Time to play: 180 – 300 minutes (Teaching: 25 minutes)
Best played with: 3-5 players (Best with 4)
I really struggle to say what type of game this is – there are no workers to place, there are no action points to use, and there is no race element. The only win condition in this game is money, and every company that comes and goes on the board can be owned by any player at some point in the game – if they can pay for it. Indonesia then is perhaps right to have one of the most vague descriptions in board game geek and in the manual that I have ever read! However, that is also because it is one of the most varied and malleable games out there.
So how can I best describe this game? Well, it’s a game about buying, growing and selling companies. It’s an advanced version of a classic game – Acquire. In Acquire you have an excel spreadsheet for a board and expand companies through the placement of tiles – Indonesia takes that two steps further by allowing for a map based structure and a more flexible organic growth of companies.
Each game is carved up in a series of rounds. Starting with an important bid for starting player. Starting player in subsequent rounds gets to select the first merger, start their preferred companies, trade first and expands into preferred territories. This position then is worth bidding, but with each player only able to bid once, and forced to bid in turn order, it is simple for the last player to pick his preferred turn position with a precise bid. This is a clever mechanic – it’s not a catch up, but it means that the last player can re-position at the minimum cost next round.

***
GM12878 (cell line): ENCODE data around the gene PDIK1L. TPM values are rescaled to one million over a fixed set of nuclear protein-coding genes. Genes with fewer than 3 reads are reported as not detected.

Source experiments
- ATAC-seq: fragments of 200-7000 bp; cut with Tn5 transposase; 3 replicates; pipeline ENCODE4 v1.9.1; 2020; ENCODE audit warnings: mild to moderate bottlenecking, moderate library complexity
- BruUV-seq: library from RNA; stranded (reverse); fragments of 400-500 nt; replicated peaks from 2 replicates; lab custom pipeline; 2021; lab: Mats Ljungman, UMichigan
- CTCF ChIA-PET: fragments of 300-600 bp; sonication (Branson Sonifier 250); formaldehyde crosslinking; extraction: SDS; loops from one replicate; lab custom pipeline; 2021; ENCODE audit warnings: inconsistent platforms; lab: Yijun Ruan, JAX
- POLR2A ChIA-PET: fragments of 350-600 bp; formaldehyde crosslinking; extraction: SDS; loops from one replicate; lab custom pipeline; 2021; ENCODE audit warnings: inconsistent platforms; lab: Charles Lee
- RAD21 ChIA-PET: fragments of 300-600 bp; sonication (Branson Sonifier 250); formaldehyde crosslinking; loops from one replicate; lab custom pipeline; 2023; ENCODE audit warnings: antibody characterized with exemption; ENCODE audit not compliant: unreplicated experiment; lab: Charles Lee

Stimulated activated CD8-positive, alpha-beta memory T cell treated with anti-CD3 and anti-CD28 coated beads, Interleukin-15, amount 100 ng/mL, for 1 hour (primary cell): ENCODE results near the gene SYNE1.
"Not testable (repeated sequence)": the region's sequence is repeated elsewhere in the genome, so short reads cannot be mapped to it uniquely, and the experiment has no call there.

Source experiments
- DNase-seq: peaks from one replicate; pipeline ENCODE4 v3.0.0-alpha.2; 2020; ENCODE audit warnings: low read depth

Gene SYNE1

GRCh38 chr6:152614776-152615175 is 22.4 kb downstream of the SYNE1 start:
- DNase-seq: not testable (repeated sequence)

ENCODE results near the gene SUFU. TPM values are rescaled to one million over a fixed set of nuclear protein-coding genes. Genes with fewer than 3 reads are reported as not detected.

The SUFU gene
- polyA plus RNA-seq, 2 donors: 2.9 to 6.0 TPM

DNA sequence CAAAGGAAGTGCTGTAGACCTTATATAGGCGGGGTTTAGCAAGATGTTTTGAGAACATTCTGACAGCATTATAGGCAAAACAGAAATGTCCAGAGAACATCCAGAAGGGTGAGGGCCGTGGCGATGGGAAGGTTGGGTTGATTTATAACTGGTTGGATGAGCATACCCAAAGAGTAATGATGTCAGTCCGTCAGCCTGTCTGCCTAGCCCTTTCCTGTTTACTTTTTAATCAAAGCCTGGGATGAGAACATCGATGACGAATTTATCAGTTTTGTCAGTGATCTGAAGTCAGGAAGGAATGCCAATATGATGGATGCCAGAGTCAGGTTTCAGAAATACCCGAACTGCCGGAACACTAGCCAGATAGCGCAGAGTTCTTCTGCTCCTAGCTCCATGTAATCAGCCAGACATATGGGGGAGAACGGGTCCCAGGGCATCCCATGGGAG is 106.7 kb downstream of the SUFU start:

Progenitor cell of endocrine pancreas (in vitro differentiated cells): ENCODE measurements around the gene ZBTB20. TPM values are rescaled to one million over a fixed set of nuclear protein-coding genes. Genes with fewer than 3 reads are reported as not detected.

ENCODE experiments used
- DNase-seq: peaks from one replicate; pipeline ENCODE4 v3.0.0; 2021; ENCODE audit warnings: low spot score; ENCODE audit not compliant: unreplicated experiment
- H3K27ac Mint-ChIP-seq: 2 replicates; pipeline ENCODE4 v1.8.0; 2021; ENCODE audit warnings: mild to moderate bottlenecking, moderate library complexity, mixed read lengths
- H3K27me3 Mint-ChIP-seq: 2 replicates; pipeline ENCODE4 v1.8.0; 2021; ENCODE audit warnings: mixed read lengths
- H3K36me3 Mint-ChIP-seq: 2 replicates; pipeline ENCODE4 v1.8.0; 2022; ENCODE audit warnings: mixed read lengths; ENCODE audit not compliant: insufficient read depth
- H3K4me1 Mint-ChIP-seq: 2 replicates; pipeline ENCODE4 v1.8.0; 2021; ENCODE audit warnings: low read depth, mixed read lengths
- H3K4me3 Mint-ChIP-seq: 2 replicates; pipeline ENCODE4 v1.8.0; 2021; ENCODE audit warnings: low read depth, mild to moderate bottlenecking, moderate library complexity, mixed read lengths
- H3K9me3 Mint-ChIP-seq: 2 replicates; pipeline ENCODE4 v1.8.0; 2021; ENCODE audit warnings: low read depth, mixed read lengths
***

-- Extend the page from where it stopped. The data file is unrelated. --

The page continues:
The rest of the rounds are complex; Development to offer you the chance to improve your skills – either shipping, owning more companies, merging bigger companies, expanding faster and holding more goods in your ships. This is a crucial round where you decide your strategy for the game – these small changes amount to vast differences in what you can achieve / will be good at.
Merging – where you can declare mergers between companies that any player owns. The fact that these don’t have to be your companies is nearly as important as the fact that a merger is actually the start of a bidding war. All players involved in the merger and all those with spare company slots, can try to buy the merged company. This leaves you with an unpredictable market where bids can escalate quickly. Be careful, because you must bid for even two companies you own and you must have the cash of the winning bid. These rules can combine to create really interesting situations – a player being bought out and earning large amounts of money, leaving the other player poor or a player stepping in an picking up both companies cheaply!
New companies; where you select from the available start ups, which one you are going to take on, and exactly where you are going to found it. You will quickly be able to operate and grow – so look for potential to trade and potential to block your opponent. The companies gained here, will be the ones you sell for 100s of rupees later in the game!